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RTS Age of Empires IV - Medieval Again

Lacrymas

Arcane
Joined
Sep 23, 2015
Messages
17,917
Pathfinder: Wrath
And the galaxy brain take is that the game isn't very good and ergo not very popular. When I played it during the open beta, it just felt schizophrenic to me and it wasn't clear what the idea even was. It isn't as improvisatory as AoE3 in which one element doesn't have anything to do with another, but it's still all over the place. They would've had more success with Age of Mythology 2 imo.
 

Zboj Lamignat

Arcane
Joined
Feb 15, 2012
Messages
5,491
It looks, runs and smells like poo, but it doesn't change the fact that it still maintains respectable player numbers and its initial peak was absolutely insane.
 

Young_Hollow

Liturgist
Joined
Nov 1, 2017
Messages
1,104
Initial momentum could be because of many AoE2 pros switching over, although temporarily and tournaments being hosted relatively quickly after the game's launch. M$ was successful in carrying over a lot of the experienced people in both pro players and tournament organizers from AoE2, although it was not permanent. Initial playerbase was big but it fell off quickly. And here's the biggest reason for lack of developer attention:


I recall Grey Goo being panned and its uptake being delayed because of lack of replays, though it lacked the initial push that AoE4 had.
 

Lacrymas

Arcane
Joined
Sep 23, 2015
Messages
17,917
Pathfinder: Wrath
It looks, runs and smells like poo, but it doesn't change the fact that it still maintains respectable player numbers and it's initial peak was absolutely insane.
AoE3: DE pulls in the same numbers, yet nobody cares about it. Nobody cares about AoE4 either, that much is clear, maybe that's why its continued development has been so slow.
 

Zboj Lamignat

Arcane
Joined
Feb 15, 2012
Messages
5,491
It actually beats AoE3 DE and AoE2 HD (the one before DE) quite comfortably and those numbers are definitely nothing to scoff at. Of course, it's a far cry from low iq big hitters like nu-civ or cuck-a-dox games, but still a lot more than most contemporary strategy titles that are considered at least moderately successful.
 

Lucumo

Educated
Joined
May 9, 2021
Messages
640
This was obviously a low-cost and low-effort project and they still didn't exactly come to the grips with the fact that for some bizarre reason (probably just extreme classic rts thirst) it turned out p. popular.
Did it turn out to be pretty popular? As you said, classic RTS thirst made it sell a lot in the beginning + marketing. Afterwards, they pumped a lot of money into the competitive scene but if the game sucks, that's simply not sustainable (see Starcraft II). So when they stopped, player and viewer numbers decreased a lot. I don't even know when I last saw the game being relevant and AoE II seems to consistently beat it (not surprising, considering it's one of the best RTS games ever).
 

Lacrymas

Arcane
Joined
Sep 23, 2015
Messages
17,917
Pathfinder: Wrath
It actually beats AoE3 DE and AoE2 HD (the one before DE) quite comfortably and those numbers are definitely nothing to scoff at. Of course, it's a far cry from low iq big hitters like nu-civ or cuck-a-dox games, but still a lot more than most contemporary strategy titles that are considered at least moderately successful.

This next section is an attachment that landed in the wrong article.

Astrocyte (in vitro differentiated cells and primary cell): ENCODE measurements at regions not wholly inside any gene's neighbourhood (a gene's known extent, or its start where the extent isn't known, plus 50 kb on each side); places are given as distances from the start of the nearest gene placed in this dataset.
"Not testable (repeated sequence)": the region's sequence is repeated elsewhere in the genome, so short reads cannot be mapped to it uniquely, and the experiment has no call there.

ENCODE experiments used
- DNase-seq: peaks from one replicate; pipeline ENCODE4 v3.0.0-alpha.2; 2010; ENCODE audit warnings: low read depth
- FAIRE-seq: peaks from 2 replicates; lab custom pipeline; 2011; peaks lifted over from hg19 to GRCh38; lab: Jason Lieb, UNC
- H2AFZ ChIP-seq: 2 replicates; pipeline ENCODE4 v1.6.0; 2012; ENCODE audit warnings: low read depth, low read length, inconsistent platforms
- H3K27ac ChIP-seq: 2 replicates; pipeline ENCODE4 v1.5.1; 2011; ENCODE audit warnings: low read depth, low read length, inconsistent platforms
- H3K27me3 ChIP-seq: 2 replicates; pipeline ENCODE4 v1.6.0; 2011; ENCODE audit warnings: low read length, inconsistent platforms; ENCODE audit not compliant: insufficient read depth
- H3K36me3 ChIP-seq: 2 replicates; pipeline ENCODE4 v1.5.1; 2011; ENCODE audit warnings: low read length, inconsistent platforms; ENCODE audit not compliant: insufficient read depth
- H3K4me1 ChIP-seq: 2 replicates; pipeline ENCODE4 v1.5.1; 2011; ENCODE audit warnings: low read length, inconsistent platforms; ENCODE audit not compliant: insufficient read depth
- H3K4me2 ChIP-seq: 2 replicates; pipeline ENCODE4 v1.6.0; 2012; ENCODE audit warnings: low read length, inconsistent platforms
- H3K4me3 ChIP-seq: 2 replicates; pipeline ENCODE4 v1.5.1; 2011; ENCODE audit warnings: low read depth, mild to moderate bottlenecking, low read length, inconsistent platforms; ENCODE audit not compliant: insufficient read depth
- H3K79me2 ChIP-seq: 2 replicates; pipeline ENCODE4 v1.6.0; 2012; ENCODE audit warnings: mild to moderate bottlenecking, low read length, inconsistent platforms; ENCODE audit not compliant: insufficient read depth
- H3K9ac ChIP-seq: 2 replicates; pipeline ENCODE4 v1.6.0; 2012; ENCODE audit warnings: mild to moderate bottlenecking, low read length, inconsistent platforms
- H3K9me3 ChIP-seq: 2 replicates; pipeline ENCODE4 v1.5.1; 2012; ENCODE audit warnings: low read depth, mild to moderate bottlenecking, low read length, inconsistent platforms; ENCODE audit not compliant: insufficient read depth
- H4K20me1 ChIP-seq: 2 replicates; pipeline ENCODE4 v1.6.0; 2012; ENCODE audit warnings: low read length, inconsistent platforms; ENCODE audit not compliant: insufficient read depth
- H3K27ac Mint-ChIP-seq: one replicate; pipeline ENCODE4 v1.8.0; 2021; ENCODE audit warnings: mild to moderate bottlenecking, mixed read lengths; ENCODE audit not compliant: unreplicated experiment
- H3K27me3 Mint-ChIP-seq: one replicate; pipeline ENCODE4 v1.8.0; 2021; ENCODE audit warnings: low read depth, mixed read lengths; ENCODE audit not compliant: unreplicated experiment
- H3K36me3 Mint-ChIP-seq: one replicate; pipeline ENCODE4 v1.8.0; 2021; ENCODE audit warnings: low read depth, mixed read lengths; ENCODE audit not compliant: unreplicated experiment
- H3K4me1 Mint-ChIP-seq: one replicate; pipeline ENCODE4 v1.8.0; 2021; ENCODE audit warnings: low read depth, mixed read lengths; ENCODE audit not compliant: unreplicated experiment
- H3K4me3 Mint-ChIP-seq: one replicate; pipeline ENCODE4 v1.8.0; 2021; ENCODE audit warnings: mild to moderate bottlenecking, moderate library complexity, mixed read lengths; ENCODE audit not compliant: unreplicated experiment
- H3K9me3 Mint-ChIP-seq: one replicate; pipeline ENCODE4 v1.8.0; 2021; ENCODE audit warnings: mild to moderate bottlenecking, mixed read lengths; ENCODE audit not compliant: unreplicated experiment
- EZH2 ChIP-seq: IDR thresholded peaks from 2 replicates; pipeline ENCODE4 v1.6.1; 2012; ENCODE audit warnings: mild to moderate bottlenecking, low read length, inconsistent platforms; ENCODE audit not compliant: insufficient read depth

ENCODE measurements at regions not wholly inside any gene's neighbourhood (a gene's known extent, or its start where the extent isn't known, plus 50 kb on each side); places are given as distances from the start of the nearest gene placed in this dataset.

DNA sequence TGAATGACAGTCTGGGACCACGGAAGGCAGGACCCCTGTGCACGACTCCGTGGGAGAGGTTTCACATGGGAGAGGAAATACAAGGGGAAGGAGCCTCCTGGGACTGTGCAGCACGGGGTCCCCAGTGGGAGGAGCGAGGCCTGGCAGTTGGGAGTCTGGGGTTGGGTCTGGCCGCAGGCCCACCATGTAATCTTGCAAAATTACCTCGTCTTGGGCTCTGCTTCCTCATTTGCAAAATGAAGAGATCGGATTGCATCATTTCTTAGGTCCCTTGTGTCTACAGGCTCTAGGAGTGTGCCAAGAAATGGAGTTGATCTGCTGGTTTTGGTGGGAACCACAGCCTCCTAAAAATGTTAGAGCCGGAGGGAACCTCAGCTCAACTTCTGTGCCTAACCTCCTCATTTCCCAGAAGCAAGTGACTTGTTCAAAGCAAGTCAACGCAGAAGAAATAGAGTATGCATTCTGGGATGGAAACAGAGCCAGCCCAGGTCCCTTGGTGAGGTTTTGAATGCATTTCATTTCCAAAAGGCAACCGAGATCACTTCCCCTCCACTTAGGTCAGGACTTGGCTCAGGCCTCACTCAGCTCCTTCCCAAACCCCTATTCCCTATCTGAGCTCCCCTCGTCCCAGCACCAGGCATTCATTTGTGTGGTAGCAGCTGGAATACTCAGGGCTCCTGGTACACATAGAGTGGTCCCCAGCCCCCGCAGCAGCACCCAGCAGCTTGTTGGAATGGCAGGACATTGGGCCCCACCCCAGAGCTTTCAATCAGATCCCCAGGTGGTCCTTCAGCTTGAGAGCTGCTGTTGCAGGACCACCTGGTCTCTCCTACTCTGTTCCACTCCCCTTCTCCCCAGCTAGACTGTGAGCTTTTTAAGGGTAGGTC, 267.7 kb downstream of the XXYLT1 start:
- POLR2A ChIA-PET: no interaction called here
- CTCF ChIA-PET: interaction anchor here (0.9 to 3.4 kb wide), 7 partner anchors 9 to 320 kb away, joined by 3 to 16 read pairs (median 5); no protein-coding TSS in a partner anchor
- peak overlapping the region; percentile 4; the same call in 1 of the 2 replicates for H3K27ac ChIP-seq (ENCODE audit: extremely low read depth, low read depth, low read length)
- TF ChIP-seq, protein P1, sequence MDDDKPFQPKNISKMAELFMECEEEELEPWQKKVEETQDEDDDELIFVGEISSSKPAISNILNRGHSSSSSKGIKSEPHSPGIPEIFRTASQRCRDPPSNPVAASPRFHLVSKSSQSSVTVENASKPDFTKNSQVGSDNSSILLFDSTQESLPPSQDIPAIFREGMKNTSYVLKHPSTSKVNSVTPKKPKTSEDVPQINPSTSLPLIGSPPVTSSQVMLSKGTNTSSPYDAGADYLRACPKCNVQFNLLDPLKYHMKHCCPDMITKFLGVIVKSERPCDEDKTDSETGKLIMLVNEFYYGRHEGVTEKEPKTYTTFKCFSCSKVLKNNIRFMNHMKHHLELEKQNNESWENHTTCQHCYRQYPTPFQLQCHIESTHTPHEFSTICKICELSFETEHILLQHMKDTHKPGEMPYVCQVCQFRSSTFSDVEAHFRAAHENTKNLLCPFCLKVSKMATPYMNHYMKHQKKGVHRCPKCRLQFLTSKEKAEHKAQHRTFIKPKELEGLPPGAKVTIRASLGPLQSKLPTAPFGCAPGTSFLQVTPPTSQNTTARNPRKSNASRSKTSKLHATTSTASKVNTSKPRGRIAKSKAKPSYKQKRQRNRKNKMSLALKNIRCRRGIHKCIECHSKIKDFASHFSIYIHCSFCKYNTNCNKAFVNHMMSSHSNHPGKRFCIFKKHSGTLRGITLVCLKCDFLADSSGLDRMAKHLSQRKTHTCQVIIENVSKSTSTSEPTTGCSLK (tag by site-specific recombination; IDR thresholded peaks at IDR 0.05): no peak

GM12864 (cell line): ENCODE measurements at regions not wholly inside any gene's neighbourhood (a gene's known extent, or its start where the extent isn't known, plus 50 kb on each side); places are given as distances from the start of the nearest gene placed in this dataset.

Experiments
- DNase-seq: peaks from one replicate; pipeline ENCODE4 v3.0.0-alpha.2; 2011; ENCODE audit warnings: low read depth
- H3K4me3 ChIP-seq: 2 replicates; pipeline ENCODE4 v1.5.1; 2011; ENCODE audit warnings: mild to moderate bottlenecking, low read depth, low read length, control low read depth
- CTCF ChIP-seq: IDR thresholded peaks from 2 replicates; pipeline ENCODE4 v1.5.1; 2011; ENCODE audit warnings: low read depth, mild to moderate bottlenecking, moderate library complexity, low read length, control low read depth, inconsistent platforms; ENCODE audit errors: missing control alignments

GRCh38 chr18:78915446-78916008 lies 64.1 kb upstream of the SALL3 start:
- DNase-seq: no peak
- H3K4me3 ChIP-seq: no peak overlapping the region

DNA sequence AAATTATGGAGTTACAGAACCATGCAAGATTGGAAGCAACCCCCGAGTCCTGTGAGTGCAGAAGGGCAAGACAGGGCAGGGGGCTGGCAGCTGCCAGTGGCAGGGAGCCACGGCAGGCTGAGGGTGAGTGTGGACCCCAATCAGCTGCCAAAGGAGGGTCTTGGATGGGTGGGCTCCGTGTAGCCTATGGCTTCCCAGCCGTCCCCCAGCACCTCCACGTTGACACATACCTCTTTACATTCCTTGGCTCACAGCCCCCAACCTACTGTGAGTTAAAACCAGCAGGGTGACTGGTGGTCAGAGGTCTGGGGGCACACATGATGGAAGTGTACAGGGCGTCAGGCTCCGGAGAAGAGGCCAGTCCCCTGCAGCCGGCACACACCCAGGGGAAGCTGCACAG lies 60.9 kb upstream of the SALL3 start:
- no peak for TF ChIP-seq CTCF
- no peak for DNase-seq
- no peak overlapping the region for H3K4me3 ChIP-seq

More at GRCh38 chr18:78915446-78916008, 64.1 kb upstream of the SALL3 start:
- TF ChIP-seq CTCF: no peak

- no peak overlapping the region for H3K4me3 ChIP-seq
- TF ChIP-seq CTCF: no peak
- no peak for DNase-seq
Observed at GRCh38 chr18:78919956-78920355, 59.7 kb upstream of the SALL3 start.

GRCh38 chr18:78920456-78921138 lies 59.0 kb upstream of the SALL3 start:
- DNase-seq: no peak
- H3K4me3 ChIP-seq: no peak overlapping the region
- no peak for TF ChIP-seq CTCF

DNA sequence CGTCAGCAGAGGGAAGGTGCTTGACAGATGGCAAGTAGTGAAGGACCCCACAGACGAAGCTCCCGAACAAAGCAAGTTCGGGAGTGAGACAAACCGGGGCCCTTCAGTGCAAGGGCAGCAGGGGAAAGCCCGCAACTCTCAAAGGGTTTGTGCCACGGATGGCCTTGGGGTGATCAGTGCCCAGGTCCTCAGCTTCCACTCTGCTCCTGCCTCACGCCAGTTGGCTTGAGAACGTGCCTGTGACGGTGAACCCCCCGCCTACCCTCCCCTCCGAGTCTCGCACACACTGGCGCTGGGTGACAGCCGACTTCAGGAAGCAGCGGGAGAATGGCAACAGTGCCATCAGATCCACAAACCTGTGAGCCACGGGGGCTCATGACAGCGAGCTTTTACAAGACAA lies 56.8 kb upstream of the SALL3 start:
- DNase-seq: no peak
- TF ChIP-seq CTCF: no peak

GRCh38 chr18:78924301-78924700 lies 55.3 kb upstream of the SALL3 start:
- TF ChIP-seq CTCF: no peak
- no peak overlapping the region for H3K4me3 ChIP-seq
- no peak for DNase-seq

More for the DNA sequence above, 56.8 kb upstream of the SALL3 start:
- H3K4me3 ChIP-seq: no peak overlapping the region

If less than 200 players more is "beating AoE3 comfortably" then sure, I guess?
tuOu890.jpg
 

Lucumo

Educated
Joined
May 9, 2021
Messages
640
Did it turn out to be pretty popular?
For a "classic" base-building RTS, yes.
You can't define popular by reaching SC2 numbers or nothing can be considered popular.
I didn't though and SCII is also a game that had "artificial" popularity. Blizzard sued the shit out of broadcasting channels in South Korea and the esports governing body to force them to switch from BW to SCII. They basically took over the existing infrastructure that existed there and in the rest of the world. And while the rest of the world was more accepting, South Koreans weren't as much. Professionals players retired to play BW on streaming websites but, of course, a lot stayed due to contracts and/or to earn money which was inevitably coming into the new scene. However, as the game wasn't good, players and viewers switched away (it's one of the reasons LoL became so popular in South Korea - BW was getting killed). And sure, money was coming into the scene but the viewers weren't there and dwindling. Blizzard pumped a lot of it into the scene to sustain it but eventually, they stopped and it broke down. Even taking forever with their releases to extend the life span didn't help. If you look now, what's the most popular RTS game? It's BW, it's still regularly getting 100k+ viewers on streaming websites alone (thanks to South Korea who never gave up on it). Another thing which helped SCII go as long as it did was inertia. The SCII release basically killed BW and Warcraft III outside of South Korea and the people who made and enjoyed content for many years couldn't just stop. They kept going and going, even if it was subpar...but one can only sustain something like that for so long before one becomes too miserable. So support dwindled slowly and people went back to Warcraft III or switched to something else.